Beautiful. Visionary. Witty. Feminist. Passionate. Loved. Robin Fray Carey danced on the stage of life. She changed created the social media industry. Her love of her family and her work was the passion that drove her to be the industry icon she became. She had the power to convene.
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Race. Gender. Sexuality. Class. Immigration status. Religion. Ethnicity. Ability. What do any of these have to do with marketing? Quite…
For community managers, knowing the right questions to ask is the key to success. Why? If you can crack the code on what community members want and need from each other – and from the organization – then your content and conversations are much more likely to drive engagement. Plus, if you can meet your executives’ business needs through the community, then you will have a champion in your corner and some truly powerful outcomes to report.
With that in mind, we created this infographic to help community managers ask the right questions and deliver the right results.
For years, social media marketers have had tools like Hootsuite, Sprinklr, and Hubspot to do their work faster and better. But what about online community managers? We were left to our own devises. We had to track, facilitate, outreach, and report on the impact of our branded community without a tool in sight. So we lost precious time, and suffered frequent burn out, because we had to perform ongoing and critical relationship building and reporting activities by hand. My colleagues and I set out to change that – and we created Network Activator.
But when it comes to using social media to build business relationships, many women come up short. They question what digital networking tools can do for them and often misunderstand the ways that these tools can serve as an extension of our in-person professional networks.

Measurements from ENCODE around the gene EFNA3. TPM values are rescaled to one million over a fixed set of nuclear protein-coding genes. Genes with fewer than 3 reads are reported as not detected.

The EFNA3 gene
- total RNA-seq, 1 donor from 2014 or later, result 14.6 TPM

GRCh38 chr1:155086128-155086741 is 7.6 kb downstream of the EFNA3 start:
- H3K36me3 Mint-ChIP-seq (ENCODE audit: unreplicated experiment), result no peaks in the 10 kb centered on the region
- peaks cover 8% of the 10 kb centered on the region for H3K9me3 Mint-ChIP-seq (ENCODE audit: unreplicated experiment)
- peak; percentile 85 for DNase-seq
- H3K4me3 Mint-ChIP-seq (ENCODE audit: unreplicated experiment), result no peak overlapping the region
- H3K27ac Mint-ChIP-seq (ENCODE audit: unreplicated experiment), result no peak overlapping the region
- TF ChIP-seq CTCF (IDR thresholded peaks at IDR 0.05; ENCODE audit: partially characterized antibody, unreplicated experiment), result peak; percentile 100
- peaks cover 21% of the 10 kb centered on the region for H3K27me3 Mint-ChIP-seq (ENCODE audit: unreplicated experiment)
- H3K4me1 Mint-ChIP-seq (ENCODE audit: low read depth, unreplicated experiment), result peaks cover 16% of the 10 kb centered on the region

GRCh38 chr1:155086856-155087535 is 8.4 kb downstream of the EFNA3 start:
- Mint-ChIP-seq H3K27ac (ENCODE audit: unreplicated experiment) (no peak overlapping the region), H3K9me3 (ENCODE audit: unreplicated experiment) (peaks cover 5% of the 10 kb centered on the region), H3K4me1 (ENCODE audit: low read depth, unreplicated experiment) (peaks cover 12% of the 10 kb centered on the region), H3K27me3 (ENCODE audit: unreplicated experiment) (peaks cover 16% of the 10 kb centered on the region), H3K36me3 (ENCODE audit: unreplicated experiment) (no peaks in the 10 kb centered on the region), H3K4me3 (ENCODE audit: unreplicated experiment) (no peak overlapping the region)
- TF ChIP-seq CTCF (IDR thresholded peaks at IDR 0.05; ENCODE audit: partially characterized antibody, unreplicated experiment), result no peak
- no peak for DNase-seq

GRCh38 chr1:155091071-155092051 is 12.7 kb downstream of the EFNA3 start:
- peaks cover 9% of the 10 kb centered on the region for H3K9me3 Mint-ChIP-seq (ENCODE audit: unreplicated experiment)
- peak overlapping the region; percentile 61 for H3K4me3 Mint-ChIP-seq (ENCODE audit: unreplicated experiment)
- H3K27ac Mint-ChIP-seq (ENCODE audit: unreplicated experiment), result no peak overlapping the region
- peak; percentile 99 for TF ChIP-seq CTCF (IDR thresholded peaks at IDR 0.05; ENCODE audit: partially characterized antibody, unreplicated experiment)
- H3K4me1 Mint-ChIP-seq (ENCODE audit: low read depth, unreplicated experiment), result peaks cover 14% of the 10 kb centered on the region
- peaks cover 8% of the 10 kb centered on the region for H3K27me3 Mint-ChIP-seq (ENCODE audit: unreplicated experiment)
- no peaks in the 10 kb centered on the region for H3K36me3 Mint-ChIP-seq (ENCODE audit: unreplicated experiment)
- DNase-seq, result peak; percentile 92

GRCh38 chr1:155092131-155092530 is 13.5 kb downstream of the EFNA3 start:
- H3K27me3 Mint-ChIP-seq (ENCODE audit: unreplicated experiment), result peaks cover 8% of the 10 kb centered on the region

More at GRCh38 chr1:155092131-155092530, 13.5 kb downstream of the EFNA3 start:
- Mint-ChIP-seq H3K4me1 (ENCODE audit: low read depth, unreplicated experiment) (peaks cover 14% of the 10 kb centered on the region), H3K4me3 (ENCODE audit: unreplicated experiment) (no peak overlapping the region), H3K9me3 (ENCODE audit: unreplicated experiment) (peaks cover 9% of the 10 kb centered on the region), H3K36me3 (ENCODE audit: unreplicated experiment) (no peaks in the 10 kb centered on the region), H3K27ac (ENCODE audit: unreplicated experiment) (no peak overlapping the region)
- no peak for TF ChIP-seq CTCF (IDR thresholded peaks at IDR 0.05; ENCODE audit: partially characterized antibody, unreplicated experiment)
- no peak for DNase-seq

This is a huge missed opportunity. But perhaps women are shying away from these platforms because they don’t know how to use social networking tools strategically? And maybe, although they can work a room with the best of them, they find the digital networking process daunting and mysterious. Relax. Successful networking has always been about connecting – people to people and people to data. Now it’s being done through technical means.
Today, we’re kicking off the Online Community Readiness and Growth Survey. This survey will focus on providing community builders the tools they need to launch successful branded online communities, examining such burning questions as:
What are the best approaches for selling the community internally and gathering executive support?
What should the focus of community strategy and operations be, and what has worked for others?
What factors go into choosing the best platform for the execution of community strategy?
How do the most successful organizations support community professionals?
What technical and tactical pieces need to be in place before launching an online community?
Too often a firm creates an online community, purchases software and designs a site—and then spoils all this hard work by failing to monitor, manage or staff it over the long term. Sure, everyone paid attention in the beginning, but then the focus on it waned and everyone assumed that the mythical team mate named “someone else” was looking after it. Now, fast forward to the present, the result is a spiffy looking community and multitudes of unanswered questions–posts that draw plenty of eyeballs, but no replies. Or, even worse, a forum taken hostage by spammers, who feel they can hawk knockoff purses on your dime.
Marketers have more career choices and growth opportunities than they have in decades, and marketing, compared to other departments, is perceived as a hotbed for innovation. That’s the good news.
The bad news is that we’re focusing on one small slice of innovation and learning: marketing technology. If we focus too much energy on technology, what growth opportunities will we miss?
It’s no secret that community management is one of the most challenging roles for a knowledge worker. Success relies on minute-by-minute mini decisions, driven by an overall strategy. Great community managers must be equal parts therapist, improv comedian, shepherd, and Navy SEAL. Yet, being great at something often depends more on the things we don’t do, than the things we do. This is how we achieve rock-star status. And this is especially true of community management.
Here are the top 6 things rock-star community managers never do.